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A Guide to Transportation Funding Options

Highway Funding – Bonds

Proposed Build America Bonds

Proposed legislation (Senate Bill 2021) would establish a dedicated infrastructure program backed by a large public bond issue. It proposes raising $50 billion for transportation infrastructure through a one-time bonding program. In lieu of interest, bond holders would receive tax credits. The bonds would be available to corporate and individual investors in different denominations, "providing all Americans with the opportunity to invest in upgrading America's transportation infrastructure."

Bond Proceeds

Many states have legislative authority to issue debt for the purpose of financing transportation projects.

More Information

Innovative Finance Brochure: GARVEEs - FHWA website

Innovative Financing Primer: GARVEEs - FHWA website

Grant Anticipation Revenue Vehicles (GARVEEs)

GARVEEs allow states to issue bonds backed by anticipated Federal transportation appropriations.

Grant Anticipation Notes (GANs)

GANs are similar to GARVEEs but are not necessarily backed by transportation fund appropriations.

Private Activity Bonds (PABs)

More Information

PABs - FHWA PPP website

More recently, the federal government has encouraged states to take advantage of partnerships available with the private sector. Indeed, Section 11143 of Title XI of SAFETEA-LU has allowed for $15 billion in private activity bonds to be issued for highway and freight transfer facility projects. This legislation allows private companies to issue tax exempt bonds to construct transportation facilities. As of January 15, 2008, the US Department of Transportation had approved a total of $ 3.288 billion in private activity bonds. The table below details these projects.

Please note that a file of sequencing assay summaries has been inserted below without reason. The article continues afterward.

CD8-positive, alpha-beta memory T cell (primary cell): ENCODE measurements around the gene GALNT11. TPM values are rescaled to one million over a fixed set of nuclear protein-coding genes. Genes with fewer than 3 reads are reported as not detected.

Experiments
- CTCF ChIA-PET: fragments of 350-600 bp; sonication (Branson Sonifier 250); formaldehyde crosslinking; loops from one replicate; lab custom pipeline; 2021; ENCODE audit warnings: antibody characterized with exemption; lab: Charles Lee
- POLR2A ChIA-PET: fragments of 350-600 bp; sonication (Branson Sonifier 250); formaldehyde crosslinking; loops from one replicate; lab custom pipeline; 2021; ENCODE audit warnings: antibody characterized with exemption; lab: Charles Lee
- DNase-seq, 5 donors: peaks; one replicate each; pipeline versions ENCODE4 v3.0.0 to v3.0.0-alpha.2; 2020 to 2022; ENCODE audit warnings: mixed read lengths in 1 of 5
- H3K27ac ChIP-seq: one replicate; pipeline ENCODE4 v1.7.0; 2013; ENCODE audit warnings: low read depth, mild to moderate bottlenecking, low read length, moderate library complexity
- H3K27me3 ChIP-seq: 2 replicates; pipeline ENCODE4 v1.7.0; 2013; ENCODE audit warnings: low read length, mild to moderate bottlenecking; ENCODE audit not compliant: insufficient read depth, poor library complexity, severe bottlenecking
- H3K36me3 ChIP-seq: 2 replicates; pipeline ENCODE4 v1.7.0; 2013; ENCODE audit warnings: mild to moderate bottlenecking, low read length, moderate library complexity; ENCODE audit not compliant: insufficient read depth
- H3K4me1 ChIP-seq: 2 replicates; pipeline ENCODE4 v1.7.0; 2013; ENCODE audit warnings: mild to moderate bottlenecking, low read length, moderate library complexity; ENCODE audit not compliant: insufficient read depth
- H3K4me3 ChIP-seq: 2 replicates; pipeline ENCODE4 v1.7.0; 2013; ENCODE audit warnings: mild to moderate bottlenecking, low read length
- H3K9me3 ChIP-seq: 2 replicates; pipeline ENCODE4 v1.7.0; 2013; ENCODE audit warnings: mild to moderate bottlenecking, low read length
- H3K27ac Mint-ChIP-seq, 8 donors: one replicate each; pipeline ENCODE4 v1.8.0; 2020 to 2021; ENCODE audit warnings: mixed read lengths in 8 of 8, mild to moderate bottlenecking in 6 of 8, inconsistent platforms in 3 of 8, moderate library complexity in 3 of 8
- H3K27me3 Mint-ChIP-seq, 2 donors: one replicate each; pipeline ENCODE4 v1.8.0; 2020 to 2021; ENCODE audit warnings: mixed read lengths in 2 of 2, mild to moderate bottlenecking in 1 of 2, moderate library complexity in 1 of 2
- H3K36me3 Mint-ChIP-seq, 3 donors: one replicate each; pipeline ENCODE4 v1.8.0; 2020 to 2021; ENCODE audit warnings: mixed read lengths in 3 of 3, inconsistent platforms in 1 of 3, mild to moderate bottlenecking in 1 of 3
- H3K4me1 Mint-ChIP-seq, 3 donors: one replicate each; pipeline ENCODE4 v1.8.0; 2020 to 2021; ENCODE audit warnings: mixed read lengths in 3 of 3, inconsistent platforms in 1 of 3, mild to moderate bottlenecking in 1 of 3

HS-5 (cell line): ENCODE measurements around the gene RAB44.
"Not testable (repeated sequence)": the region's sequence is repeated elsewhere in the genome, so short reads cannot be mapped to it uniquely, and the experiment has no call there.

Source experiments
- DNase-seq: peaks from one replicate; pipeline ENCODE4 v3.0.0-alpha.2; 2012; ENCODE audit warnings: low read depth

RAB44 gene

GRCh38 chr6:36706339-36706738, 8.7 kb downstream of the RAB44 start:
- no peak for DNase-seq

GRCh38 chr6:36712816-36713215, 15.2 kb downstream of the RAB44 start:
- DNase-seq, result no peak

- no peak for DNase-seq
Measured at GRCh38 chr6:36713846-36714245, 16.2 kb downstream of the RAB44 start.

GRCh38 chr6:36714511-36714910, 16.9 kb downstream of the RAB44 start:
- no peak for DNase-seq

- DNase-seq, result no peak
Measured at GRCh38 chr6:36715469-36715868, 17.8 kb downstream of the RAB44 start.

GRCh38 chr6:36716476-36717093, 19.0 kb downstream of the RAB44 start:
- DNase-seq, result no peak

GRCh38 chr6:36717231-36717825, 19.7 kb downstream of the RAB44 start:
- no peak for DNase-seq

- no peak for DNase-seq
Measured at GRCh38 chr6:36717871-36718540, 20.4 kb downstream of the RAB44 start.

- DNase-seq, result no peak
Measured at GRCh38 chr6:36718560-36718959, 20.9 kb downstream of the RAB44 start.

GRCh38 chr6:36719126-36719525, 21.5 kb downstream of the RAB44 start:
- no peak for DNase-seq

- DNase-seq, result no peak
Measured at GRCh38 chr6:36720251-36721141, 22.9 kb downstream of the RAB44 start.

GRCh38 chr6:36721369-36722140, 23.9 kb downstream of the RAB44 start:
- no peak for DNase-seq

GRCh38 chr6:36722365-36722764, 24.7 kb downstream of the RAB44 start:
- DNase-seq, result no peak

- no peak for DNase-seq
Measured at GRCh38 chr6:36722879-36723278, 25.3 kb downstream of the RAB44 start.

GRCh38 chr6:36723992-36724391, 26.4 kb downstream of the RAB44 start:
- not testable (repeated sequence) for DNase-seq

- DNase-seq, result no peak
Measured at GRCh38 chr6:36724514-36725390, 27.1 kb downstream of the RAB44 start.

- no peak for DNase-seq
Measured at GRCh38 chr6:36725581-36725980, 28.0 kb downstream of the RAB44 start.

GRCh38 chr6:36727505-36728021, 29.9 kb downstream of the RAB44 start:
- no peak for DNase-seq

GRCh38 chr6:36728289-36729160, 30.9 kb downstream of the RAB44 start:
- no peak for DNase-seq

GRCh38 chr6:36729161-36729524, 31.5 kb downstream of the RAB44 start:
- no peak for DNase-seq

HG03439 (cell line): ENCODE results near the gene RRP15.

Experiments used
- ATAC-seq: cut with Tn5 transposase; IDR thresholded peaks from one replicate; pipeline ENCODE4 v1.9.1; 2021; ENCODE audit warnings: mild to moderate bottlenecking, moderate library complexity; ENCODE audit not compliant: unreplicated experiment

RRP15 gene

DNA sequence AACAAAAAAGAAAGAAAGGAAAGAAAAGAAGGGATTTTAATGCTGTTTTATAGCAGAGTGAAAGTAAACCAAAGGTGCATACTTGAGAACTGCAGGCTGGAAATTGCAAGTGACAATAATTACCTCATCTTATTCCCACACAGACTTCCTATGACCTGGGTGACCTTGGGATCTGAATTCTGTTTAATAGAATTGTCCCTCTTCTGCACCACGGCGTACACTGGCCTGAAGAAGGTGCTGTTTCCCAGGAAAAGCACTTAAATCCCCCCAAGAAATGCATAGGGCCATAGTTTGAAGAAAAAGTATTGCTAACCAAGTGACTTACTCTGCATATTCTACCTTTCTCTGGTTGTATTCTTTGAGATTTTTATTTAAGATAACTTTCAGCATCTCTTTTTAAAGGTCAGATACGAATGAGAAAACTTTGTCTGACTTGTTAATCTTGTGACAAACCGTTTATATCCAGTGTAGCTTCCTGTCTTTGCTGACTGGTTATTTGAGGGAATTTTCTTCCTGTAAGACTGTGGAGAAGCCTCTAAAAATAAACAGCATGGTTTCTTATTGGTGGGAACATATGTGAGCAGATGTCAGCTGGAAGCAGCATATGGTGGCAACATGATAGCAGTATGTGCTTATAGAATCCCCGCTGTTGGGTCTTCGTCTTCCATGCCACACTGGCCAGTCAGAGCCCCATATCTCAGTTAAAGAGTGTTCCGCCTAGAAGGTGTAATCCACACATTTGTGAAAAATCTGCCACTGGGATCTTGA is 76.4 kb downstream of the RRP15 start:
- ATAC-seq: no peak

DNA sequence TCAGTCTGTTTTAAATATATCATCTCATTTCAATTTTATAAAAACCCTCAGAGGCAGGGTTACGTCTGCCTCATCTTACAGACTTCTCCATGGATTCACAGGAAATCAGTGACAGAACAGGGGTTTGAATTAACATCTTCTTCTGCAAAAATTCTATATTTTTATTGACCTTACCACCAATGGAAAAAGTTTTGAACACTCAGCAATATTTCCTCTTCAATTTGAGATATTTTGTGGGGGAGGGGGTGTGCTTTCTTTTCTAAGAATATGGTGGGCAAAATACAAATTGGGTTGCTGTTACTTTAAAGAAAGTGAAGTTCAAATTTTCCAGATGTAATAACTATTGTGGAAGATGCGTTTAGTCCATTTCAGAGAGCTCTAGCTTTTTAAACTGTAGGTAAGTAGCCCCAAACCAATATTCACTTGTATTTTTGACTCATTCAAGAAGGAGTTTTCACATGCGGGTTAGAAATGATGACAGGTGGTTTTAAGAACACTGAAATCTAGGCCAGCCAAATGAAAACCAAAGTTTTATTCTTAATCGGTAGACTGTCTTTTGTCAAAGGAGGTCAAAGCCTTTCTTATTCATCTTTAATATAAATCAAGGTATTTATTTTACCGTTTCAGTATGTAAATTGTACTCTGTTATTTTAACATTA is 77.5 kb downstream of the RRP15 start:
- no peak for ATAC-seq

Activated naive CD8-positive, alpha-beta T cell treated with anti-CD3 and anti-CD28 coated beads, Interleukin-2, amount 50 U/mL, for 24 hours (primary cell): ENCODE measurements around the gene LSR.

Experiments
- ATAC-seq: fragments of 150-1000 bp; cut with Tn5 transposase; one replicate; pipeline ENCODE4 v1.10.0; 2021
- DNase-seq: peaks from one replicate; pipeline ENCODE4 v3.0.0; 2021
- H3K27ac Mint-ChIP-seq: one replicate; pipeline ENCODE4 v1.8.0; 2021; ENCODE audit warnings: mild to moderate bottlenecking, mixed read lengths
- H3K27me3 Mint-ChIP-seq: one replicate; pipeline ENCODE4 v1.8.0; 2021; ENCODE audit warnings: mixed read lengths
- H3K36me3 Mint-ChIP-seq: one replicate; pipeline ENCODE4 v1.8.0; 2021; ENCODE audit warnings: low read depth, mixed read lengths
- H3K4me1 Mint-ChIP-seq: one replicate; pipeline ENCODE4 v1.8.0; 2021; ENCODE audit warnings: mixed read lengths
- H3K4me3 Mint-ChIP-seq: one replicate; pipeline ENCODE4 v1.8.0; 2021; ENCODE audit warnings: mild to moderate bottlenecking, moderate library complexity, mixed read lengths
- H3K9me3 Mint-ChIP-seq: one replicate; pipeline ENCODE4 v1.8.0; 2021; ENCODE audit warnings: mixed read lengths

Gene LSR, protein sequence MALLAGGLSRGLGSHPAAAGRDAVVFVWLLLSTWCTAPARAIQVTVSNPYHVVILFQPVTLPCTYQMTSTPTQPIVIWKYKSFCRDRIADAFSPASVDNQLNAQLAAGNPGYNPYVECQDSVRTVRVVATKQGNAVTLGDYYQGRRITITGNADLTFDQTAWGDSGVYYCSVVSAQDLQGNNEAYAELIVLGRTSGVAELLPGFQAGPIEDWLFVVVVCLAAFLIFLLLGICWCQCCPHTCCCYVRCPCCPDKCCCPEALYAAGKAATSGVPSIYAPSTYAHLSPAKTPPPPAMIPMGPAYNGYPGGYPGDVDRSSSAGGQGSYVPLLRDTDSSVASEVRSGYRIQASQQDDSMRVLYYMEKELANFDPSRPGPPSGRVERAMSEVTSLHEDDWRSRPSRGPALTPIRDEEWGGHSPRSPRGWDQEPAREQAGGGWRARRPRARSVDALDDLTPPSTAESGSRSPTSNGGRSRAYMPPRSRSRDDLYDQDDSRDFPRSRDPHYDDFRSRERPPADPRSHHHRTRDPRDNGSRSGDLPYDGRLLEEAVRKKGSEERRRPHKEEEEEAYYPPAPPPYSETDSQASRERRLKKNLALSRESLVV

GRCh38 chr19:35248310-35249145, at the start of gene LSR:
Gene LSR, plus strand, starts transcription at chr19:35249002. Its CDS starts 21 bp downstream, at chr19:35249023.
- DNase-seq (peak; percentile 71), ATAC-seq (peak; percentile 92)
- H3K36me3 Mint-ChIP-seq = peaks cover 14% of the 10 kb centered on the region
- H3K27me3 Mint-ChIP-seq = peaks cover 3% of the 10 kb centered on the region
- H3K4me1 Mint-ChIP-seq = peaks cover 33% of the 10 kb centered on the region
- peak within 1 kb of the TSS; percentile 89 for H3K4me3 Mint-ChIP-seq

Private Activity Bond Projects Authorized by
US Department of Transportation (1/15/2008)
Project PAB Allocation
Port of Miami Tunnel, Consortium Miami Access Tunnel $900,000,000
Missouri DOT Safe & Sound Bridge Improvement Project $700,000,000
Knik Arm Crossing, Alaksa $600,000,000
Virginia I-495 Capital Beltway HOT Lanes $800,000,000
TxDOT IH 635 (LBJ Freeway) $288,000,000
Subtotal $3,288,000,000

Tax Increment Reinvestment Zone (TIRZ)

Much like tax increment financing and special assessment districts, a TIRZ authorizes a municipality create a special district where the increment of the increase in property values is used to pay off debt issued or monies spent for the improvements. Specifically, each taxing unit can choose to dedicate all, a portion of, or none of the tax revenue that is attributable to the increase in property values due to the improvements within the reinvestment zone. The additional tax revenue that is received from the affected properties is referred to as the tax increment. Each taxing unit determines what percentage of its tax increment, if any, it will commit to repayment of the cost of financing the public improvements.

Transportation Reinvestment Zone (TRZ)

Cities and counties are authorized to designate areas as TRZs to fund road projects. A portion of the tax increase from the increased property value would be captured. Municipalities and counties would keep half the revenue earned through the TRZ to be used for any purpose within the TRZ. The other half would be deposited to a fund within the state treasury, earmarked for use within the specific municipality or county and spent on future pass-through financing projects within the municipality or county.

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